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Lateral view of a Male Baetis (Baetidae) (Blue-Winged Olive) Mayfly Dun from Mystery Creek #43 in New York
Blue-winged Olives
Baetis

Tiny Baetis mayflies are perhaps the most commonly encountered and imitated by anglers on all American trout streams due to their great abundance, widespread distribution, and trout-friendly emergence habits.

Case view of a Pycnopsyche guttifera (Limnephilidae) (Great Autumn Brown Sedge) Caddisfly Larva from the Yakima River in Washington
It's only barely visible in one of my pictures, but I confirmed under the microscope that this one has a prosternal horn and the antennae are mid-way between the eyes and front of the head capsule.

I'm calling this one Pycnopsyche, but it's a bit perplexing. It seems to key definitively to at least Couplet 8 of the Key to Genera of Limnephilidae Larvae. That narrows it down to three genera, and the case seems wrong for the other two. The case looks right for Pycnopsyche, and it fits one of the key characteristics: "Abdominal sternum II without chloride epithelium and abdominal segment IX with only single seta on each side of dorsal sclerite." However, the characteristic "metanotal sa1 sclerites not fused, although often contiguous" does not seem to fit well. Those sclerites sure look fused to me, although I can make out a thin groove in the touching halves in the anterior half under the microscope. Perhaps this is a regional variation.

The only species of Pycnopsyche documented in Washington state is Pycnopsyche guttifera, and the colors and markings around the head of this specimen seem to match very well a specimen of that species from Massachusetts on Bugguide. So I am placing it in that species for now.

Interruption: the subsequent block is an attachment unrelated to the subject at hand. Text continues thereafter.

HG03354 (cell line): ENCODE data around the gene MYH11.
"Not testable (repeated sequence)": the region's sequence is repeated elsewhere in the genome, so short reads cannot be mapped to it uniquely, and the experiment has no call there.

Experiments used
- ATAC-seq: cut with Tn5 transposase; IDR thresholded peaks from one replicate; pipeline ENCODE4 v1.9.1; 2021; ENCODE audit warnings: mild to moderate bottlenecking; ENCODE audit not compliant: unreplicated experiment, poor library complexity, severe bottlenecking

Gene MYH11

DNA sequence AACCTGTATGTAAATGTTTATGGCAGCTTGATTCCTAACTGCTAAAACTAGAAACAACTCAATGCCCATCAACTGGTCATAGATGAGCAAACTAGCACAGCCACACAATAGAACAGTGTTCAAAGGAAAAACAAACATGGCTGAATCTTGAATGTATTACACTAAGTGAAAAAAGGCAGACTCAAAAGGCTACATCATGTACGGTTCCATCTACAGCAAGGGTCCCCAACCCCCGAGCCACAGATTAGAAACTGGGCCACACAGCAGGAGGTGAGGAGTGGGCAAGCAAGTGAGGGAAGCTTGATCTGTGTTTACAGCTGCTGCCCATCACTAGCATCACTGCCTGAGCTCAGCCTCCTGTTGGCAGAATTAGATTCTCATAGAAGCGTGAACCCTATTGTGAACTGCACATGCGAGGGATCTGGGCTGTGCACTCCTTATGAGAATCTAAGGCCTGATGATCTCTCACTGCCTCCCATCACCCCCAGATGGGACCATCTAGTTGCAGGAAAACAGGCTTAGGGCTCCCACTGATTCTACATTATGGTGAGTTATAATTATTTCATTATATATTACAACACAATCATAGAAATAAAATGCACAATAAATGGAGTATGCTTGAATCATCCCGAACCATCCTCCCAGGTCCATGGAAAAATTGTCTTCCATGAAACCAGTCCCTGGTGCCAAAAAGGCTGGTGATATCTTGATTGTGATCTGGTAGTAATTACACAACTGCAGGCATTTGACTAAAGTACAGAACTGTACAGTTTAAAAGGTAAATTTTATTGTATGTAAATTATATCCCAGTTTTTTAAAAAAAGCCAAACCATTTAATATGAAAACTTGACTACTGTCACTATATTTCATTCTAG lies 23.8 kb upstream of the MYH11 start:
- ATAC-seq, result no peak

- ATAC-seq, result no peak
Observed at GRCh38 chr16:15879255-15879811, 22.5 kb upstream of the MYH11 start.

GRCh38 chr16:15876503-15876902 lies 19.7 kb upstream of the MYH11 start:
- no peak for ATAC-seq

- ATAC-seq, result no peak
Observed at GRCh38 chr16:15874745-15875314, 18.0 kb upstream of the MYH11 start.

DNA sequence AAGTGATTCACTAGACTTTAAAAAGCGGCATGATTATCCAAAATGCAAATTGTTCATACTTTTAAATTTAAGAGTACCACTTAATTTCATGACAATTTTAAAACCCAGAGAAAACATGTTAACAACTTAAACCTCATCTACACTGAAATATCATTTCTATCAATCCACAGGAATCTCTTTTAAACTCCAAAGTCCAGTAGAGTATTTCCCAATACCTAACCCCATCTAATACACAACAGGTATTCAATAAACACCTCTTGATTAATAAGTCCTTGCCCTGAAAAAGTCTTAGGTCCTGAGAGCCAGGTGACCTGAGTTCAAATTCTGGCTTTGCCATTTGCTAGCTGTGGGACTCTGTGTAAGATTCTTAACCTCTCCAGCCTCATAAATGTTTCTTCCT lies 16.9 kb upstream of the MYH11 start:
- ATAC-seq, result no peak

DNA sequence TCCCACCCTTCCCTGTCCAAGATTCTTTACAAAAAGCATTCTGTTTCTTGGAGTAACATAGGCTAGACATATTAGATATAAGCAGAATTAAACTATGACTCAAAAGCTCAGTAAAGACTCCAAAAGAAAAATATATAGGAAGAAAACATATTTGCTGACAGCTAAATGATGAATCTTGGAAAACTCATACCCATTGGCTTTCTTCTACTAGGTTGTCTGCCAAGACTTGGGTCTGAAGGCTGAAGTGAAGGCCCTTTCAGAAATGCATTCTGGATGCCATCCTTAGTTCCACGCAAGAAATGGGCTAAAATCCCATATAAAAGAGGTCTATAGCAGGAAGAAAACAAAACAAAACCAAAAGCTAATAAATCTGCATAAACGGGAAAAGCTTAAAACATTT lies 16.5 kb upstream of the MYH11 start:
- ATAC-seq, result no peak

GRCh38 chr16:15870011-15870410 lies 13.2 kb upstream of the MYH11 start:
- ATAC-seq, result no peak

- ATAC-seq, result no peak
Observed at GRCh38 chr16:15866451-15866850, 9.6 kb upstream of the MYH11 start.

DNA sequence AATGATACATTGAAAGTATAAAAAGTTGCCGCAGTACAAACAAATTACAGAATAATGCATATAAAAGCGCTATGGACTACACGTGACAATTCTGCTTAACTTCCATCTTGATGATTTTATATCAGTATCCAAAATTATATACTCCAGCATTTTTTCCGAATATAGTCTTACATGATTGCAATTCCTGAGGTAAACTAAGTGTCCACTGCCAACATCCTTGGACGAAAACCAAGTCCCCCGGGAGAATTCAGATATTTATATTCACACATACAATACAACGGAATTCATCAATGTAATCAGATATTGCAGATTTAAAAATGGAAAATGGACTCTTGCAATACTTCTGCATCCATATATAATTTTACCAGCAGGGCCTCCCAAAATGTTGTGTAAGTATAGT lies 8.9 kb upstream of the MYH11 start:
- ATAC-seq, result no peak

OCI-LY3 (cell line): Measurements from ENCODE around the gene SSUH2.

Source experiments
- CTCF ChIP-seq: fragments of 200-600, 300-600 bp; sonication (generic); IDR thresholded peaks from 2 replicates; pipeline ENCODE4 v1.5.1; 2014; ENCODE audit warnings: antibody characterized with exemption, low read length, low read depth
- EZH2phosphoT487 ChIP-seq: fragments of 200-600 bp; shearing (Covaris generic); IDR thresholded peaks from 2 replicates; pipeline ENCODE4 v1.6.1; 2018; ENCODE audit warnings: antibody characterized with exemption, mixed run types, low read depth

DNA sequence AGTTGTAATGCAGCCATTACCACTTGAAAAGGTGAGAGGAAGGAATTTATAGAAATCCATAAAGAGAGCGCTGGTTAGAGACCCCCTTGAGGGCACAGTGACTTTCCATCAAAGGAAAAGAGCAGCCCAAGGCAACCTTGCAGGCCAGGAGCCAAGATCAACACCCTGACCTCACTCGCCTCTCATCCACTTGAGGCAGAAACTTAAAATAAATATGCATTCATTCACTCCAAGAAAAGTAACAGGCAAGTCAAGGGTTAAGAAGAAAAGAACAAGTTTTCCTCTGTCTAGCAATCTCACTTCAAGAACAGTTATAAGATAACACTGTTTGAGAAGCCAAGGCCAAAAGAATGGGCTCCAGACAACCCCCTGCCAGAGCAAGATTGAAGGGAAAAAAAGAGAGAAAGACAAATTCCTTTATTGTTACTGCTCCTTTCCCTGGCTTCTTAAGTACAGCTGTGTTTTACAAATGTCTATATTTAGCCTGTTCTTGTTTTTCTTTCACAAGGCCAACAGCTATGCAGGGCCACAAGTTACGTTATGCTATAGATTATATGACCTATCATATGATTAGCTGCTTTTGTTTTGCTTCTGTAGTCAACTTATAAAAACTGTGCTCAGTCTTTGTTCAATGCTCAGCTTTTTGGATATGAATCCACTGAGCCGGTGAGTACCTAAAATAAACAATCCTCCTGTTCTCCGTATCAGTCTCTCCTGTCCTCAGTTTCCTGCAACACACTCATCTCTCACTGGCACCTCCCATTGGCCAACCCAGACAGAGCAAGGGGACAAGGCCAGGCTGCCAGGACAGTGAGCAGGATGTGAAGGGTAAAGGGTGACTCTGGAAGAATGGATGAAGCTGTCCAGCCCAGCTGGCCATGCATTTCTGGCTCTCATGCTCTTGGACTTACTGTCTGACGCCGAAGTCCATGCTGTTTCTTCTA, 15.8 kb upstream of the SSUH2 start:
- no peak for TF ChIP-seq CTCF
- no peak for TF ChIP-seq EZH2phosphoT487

Whatever species this is, I photographed another specimen of seemingly the same species from the same spot a couple months later.
27" brown trout, my largest ever. It was the sub-dominant fish in its pool. After this, I hooked the bigger one, but I couldn't land it.
Troutnut is a project started in 2003 by salmonid ecologist Jason "Troutnut" Neuswanger to help anglers and fly tyers unabashedly embrace the entomological side of the sport. Learn more about Troutnut or support the project for an enhanced experience here.

Identification: Key to Genera of Perlodidae Nymphs, Couplet 19

Identification: Key to Genera of Perlodidae Nymphs, Couplet 19

Option 1Option 2
Mesosternal Y-arms meet or approach anterior corners of furcal pits
Figure from this Skwala nymph.
Mesosternal Y-arms meet or approach posterior corners of furcal pits
Mandibles deeply cleft, separating teeth into two major cusps
Deeply cleft mandible of a Skwala nymph, with the serrate outer cusp boxed in green.
Deeply cleft mandible of a Skwala nymph, with the serrate outer cusp boxed in green. Figure from this Skwala nymph.
Mandibles not deeply cleft
Remaining genera: Frisonia and SkwalaRemaining genera: Baumannella, Chernokrilus, Clioperla, Cultus, Diploperla, Diura, Helopicus, Hydroperla, Isogenoides, Isoperla, Malirekus, Oconoperla, Pictetiella, and Yugus
3 Example Specimens
5 Example Specimens
Go to Couplet 20 Go to Couplet 22
The current couplet is highlighted with darker colors and a icon, and couplets leading to this point have a icon.
Leads to Couplet 2:
  • Gills present on one or more thoracic segments (sf 16.145)
Couplet 2
Leads to Couplet 6:
  • Gills absent from thoracic segments
Couplet 6
Leads to Couplet 3:
  • Prothoracic gills present (sf 16.145)
Couplet 3
Leads to Setvena:
  • Prothoracic gills absent
  • Western North America
Leads to Oroperla
(Oroperla barbara):
  • Lateral abdominal gills present (sf 16.146)
  • California and Nevada
Leads to Couplet 4:
  • Lateral obdominal gills absent
Couplet 4
Leads to Perlinodes
(Perlinodes aurea):
  • Cervical gills present (sf 16.145)
  • Western North America
Leads to Couplet 5:
  • Cervical gills absent
Couplet 5
Leads to Salmoperla
(Salmoperla sylvanica):
  • Prothoracic gills reduced to nipple-like stubs
  • Mesothoracic and metathoracic gills forked (sf 16.35)
  • California and Oregon
Leads to Megarcys:
  • Prothoracic gills well developed
  • Mesothoracic and metathoracic gills simple and thumb-like (sf 16.147)
  • Western North America
Leads to Couplet 7:
  • Lacinia unidentate, except bidentate in early instar Kogotus
Couplet 7
Leads to Couplet 10:
  • Lacinia bidentate
Couplet 10
Leads to Isoperla:
  • Abdomen with dark longitudinal pigment bands (sf 16.15)
Leads to Couplet 8:
  • Abdomen without dark longitudinal pigment bands
Couplet 8
Leads to Remenus:
  • Lacinia broad basally, abruptly narrowed into a long terminal spine (sf 16.150)
  • Eastern North America
Leads to Couplet 9: